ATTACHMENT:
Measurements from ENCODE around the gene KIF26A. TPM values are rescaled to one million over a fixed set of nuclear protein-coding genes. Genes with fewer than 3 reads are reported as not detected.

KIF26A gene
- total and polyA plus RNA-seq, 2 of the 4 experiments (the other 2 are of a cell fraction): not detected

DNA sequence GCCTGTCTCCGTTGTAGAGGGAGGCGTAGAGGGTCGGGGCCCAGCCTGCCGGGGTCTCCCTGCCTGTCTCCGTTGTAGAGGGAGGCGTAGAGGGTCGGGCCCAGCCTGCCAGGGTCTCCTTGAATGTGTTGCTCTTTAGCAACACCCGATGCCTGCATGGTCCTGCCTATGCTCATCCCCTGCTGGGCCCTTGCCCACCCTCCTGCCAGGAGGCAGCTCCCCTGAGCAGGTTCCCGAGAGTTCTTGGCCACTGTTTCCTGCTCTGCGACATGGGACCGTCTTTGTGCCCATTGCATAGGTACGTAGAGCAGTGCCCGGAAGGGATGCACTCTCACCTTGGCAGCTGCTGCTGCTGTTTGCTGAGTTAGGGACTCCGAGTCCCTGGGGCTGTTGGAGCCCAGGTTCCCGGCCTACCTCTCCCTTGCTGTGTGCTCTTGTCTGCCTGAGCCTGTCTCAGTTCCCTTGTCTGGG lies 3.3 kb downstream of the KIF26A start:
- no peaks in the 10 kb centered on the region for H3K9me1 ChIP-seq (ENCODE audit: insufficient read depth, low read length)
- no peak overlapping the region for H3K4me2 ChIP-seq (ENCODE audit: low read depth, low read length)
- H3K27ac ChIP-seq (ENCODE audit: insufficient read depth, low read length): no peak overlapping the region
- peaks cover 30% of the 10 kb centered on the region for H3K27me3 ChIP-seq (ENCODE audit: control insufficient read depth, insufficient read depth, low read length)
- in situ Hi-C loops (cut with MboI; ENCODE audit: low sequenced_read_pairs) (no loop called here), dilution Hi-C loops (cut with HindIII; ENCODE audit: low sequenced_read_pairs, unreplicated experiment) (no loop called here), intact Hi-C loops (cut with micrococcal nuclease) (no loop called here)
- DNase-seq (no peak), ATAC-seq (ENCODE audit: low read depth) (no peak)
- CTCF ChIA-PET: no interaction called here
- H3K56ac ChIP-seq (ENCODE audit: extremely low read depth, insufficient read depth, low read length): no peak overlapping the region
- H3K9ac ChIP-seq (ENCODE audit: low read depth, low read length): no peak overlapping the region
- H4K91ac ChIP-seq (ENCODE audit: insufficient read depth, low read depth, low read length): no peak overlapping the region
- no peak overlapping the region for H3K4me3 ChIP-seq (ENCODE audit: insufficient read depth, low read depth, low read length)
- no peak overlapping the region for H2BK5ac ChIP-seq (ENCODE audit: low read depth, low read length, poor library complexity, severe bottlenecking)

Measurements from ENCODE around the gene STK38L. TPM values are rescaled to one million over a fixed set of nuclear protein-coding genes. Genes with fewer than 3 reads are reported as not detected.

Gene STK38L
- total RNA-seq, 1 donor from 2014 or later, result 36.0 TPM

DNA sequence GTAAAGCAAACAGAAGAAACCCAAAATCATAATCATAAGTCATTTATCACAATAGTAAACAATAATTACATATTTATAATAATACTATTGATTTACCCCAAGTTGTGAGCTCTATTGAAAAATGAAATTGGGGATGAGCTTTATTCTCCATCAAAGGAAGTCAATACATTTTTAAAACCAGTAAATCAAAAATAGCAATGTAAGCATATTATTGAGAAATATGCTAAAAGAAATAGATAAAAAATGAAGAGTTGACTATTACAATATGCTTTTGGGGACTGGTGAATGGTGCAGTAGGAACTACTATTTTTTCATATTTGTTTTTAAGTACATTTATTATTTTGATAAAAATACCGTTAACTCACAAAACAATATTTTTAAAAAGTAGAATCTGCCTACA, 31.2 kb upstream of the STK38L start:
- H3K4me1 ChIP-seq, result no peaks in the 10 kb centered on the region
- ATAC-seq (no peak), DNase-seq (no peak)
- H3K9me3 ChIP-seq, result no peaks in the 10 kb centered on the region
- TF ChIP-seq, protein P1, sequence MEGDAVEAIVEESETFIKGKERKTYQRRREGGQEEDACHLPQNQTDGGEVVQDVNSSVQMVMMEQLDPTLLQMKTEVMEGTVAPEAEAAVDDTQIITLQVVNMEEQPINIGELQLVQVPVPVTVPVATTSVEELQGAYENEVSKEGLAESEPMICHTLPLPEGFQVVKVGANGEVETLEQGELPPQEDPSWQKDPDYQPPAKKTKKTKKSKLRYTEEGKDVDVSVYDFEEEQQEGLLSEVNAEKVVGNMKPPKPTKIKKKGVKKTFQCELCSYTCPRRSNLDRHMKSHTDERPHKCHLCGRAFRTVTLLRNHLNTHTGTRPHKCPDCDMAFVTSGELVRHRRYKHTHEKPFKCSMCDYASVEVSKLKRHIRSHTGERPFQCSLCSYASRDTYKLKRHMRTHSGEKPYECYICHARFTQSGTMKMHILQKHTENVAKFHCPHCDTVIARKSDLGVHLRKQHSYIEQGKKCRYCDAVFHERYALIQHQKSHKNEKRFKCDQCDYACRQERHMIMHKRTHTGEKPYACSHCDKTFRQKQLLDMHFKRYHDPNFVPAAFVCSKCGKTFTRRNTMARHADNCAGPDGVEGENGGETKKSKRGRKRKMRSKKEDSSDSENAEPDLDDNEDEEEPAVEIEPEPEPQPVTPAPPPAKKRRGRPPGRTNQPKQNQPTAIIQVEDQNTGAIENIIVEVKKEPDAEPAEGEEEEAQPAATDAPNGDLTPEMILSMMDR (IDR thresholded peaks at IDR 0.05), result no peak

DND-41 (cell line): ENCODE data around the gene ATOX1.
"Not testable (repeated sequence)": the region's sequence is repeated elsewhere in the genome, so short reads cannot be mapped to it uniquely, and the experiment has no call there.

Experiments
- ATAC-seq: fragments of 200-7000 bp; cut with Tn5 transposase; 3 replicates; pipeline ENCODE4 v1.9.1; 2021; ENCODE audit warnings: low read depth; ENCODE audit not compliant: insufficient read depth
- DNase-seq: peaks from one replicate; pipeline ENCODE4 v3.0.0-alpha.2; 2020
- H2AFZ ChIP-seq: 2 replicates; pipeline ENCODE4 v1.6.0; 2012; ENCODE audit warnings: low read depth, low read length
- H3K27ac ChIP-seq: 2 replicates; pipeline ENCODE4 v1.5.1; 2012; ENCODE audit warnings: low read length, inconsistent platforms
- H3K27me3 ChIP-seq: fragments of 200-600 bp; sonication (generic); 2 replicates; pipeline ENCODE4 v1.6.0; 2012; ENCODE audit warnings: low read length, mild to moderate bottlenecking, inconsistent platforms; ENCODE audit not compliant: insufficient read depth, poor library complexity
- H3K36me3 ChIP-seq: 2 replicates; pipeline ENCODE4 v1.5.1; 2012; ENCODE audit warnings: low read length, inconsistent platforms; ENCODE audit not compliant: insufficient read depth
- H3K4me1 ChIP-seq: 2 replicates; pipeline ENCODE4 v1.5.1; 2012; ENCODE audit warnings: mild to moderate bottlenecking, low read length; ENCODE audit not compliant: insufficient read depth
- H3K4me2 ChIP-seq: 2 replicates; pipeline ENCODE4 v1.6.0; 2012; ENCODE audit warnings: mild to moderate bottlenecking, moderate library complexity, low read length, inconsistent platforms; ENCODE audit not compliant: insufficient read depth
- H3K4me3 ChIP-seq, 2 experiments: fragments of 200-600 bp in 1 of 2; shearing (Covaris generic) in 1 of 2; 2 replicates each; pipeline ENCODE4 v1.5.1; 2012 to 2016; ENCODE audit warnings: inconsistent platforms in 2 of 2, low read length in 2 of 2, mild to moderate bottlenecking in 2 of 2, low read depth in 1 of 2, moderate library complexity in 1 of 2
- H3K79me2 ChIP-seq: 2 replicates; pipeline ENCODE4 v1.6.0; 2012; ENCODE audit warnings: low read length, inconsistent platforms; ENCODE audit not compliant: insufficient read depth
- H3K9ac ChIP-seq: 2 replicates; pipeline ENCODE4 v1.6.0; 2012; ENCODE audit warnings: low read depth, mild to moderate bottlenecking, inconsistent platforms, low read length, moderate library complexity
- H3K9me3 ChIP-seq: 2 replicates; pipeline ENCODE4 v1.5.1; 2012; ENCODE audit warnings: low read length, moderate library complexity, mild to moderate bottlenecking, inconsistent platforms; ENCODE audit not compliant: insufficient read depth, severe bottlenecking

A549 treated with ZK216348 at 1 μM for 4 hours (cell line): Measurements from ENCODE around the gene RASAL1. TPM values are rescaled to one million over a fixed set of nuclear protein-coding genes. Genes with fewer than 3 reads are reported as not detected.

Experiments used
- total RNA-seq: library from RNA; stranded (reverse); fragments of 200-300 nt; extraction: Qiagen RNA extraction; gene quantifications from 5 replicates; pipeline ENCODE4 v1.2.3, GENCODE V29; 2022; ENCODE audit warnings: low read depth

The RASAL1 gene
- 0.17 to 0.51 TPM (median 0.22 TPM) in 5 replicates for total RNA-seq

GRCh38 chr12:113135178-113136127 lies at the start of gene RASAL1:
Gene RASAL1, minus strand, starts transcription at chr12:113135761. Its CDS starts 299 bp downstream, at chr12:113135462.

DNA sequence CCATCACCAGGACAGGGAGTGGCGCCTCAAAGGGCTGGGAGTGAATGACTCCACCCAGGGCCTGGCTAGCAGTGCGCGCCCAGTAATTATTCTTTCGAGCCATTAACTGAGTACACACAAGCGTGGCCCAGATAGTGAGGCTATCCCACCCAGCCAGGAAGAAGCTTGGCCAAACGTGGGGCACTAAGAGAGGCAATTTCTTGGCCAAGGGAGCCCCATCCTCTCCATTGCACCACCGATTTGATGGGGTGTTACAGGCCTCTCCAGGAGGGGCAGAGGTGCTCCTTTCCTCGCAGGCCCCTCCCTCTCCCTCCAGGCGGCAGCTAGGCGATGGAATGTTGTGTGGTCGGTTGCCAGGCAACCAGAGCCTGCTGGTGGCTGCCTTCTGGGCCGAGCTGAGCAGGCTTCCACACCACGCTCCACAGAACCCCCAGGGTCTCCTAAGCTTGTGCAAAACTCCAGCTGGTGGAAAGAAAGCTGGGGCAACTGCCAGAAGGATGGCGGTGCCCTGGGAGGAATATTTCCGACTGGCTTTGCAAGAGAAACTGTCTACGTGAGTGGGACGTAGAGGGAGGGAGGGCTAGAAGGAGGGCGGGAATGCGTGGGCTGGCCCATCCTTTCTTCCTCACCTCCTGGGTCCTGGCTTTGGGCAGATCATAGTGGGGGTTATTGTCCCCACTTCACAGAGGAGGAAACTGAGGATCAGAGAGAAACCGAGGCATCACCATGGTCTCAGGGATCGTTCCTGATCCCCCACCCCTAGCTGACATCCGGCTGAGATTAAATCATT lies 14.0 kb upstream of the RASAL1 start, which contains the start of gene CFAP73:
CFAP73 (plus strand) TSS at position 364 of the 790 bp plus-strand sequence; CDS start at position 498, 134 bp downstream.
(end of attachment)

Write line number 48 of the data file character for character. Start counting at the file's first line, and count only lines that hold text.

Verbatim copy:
CFAP73 (plus strand) TSS at position 364 of the 790 bp plus-strand sequence; CDS start at position 498, 134 bp downstream.